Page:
"Hey, there it is!" Johnhancock's excited voice jerked me harshly from my snooze. He had been talking about the University of Kentucky basketball team and the personal history of each player, or something equally BORING (sorry, Johnhancock). Anyway, being not-so-gently ripped from my dreams of Paris, I turned to see the object of today's foray into the wild and woolly netherworld of the Bluegrass.
Yes, indeed. There it was, behind the house -- a 1949-50-51-52 Chevrolet Schoolbus, sinking slowly into the rich Kentucky soil. The one side sinking quicker than the other...
"Isn't that cool?" Johnhancock asked as we zipped by. Yes, it was just just too cool. I was at a loss for words as I studied what appeared to be a junk pile with windows in it. There was a fellow out working on a truck next to the road as we passed. "Wanna stop and ask about it?"
Being ever the brave former Marine, I naturally said, "No." So we went on to scope out some other vehicles he had seen on the back road to Frankfort. When we got there, they were obscured in the bushes and pretty far off the road. And besides, they appeared to be mainly F--ds anyway.
"Yay, another mint Model T in a crate," I said with a yawn. (Not). So we went back. Not wanting to report a dry run, I screwed up my courage and we stopped at the bus.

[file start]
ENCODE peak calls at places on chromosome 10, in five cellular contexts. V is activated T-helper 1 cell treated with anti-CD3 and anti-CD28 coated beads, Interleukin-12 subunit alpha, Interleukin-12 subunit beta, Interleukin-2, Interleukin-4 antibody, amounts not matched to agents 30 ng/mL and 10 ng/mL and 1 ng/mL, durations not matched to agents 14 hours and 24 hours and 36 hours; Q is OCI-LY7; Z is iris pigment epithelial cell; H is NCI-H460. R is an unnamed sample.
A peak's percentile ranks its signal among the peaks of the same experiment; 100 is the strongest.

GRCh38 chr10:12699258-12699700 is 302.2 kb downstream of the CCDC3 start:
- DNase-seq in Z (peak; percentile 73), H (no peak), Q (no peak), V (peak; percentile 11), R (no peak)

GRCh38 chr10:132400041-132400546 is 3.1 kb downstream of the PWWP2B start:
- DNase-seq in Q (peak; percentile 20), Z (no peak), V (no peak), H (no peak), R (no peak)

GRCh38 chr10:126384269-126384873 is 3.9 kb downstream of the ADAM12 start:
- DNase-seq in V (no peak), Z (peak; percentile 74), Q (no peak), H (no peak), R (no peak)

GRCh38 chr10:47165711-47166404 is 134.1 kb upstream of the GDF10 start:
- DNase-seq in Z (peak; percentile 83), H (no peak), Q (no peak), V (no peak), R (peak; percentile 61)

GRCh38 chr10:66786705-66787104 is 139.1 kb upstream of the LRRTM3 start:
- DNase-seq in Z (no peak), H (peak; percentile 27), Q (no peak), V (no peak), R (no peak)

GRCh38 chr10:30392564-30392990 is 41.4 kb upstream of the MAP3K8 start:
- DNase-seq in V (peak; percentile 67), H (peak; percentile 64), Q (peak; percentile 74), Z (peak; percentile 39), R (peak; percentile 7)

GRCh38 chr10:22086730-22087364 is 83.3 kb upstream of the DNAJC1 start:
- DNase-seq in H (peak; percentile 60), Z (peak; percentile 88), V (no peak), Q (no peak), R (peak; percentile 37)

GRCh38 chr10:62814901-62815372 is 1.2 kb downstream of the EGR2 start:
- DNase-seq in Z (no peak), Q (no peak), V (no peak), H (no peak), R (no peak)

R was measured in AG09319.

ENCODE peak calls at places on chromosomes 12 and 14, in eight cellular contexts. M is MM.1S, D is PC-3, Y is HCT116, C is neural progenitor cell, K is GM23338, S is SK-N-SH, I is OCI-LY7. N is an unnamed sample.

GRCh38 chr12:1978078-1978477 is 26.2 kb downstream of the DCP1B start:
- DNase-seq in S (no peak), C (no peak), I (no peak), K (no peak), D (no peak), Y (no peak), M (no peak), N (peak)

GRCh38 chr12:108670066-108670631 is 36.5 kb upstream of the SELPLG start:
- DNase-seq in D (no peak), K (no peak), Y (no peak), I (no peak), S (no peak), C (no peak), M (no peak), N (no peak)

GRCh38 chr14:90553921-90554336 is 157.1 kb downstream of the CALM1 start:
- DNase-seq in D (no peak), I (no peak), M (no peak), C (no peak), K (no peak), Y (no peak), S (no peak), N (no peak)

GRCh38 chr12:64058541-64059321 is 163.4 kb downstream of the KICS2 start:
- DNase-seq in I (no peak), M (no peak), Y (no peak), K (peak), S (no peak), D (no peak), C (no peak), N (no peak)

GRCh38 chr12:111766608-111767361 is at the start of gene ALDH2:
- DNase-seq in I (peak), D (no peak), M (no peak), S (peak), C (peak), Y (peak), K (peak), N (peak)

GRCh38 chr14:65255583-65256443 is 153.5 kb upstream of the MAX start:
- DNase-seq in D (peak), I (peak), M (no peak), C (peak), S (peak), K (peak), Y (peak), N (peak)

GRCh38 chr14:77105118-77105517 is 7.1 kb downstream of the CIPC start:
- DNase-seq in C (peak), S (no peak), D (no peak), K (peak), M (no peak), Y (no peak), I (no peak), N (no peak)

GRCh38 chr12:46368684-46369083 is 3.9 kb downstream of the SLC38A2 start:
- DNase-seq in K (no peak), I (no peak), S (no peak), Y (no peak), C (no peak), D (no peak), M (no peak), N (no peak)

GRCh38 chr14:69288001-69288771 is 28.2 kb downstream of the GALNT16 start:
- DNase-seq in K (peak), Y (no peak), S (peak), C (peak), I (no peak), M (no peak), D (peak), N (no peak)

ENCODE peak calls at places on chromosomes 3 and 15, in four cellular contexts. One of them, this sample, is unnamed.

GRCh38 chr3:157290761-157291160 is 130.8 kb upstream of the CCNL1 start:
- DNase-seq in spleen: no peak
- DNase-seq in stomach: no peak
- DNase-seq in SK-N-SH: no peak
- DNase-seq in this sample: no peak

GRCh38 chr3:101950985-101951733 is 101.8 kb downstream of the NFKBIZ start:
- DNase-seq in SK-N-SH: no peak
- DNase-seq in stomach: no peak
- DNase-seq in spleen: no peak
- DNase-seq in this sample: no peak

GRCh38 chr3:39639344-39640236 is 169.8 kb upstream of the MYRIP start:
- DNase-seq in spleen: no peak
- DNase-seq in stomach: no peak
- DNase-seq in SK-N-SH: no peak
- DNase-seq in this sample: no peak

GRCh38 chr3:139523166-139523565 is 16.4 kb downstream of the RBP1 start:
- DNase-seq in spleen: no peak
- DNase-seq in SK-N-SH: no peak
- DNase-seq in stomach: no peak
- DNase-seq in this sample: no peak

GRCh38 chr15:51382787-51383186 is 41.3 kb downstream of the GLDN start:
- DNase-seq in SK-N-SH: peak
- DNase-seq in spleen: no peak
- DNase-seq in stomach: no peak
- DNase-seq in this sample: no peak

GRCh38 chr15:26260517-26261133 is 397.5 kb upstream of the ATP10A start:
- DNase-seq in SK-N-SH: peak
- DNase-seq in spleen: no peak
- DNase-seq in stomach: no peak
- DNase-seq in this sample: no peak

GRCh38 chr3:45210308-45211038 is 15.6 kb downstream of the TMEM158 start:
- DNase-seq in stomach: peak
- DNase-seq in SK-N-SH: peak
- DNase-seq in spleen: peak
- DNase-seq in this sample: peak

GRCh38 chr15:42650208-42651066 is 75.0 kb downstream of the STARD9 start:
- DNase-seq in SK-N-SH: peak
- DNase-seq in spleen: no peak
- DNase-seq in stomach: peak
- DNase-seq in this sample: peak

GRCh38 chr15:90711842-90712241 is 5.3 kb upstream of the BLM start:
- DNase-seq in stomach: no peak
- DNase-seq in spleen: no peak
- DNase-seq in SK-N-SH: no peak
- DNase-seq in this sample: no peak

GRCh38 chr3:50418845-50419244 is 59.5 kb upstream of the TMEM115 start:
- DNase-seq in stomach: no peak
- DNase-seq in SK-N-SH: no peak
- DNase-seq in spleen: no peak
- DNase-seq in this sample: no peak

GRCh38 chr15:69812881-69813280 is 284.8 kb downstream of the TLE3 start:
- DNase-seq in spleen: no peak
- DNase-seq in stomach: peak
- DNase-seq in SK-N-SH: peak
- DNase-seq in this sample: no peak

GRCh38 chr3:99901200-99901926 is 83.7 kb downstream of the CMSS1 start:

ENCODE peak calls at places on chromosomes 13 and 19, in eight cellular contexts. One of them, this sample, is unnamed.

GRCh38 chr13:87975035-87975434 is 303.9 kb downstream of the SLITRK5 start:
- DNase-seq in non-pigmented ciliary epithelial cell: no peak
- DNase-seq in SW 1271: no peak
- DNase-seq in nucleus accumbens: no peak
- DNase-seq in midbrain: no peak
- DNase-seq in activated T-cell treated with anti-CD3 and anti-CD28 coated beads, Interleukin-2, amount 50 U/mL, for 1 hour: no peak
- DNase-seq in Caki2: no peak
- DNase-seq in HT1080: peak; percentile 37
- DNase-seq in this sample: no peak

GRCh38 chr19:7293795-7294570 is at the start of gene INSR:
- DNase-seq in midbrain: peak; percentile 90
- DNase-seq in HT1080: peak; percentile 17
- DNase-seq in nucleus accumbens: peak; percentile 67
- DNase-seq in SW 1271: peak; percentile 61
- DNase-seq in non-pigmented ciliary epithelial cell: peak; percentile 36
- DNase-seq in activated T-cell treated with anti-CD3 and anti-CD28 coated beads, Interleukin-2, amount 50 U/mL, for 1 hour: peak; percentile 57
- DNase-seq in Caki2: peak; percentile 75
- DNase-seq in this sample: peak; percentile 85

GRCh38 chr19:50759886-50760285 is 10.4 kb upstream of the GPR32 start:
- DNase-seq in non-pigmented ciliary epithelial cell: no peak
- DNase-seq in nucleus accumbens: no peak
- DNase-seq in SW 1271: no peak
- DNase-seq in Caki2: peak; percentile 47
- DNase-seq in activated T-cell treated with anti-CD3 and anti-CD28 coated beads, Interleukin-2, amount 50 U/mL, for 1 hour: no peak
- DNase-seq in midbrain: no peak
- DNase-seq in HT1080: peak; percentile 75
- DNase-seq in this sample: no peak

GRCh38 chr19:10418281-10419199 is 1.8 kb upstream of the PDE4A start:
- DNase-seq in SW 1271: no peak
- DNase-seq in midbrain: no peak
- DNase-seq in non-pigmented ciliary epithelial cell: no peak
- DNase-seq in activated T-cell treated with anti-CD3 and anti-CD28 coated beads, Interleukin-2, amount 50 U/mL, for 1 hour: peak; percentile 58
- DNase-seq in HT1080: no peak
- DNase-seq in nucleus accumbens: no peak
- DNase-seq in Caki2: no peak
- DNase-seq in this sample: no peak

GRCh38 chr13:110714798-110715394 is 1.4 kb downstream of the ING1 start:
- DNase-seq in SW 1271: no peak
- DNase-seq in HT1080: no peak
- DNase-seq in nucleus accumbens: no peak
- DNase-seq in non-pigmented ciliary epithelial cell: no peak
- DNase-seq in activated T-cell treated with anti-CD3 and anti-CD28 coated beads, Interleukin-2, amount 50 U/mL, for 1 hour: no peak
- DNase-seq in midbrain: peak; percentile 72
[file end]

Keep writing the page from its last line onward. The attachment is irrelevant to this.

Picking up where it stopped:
"Bill," as we later found out he was called, hardly looked up from his work under the hood of his late model Chevy truck as I asked to snap a few shots of the bus. I had hardly gotten the request out when he said, "If you want it, I'll give it to you -- if you'll take it outta here." Well, what do you say to that? I fumbled some kind of a response and trudged up the hill to take my pictures and inspect the bus.
As you can see in the photos, it is complete. But it is quickly fading and reverting to more elemental form. The sheet metal is all there, but rusty. I'm dumb enough to try restoring it, but I doubt anybody else would be. The engine was gone, but bellhousing, transmission and drivetrain remain (somewhere down in the dirt). Perhaps as parts for our eventual flatbed? Who knows.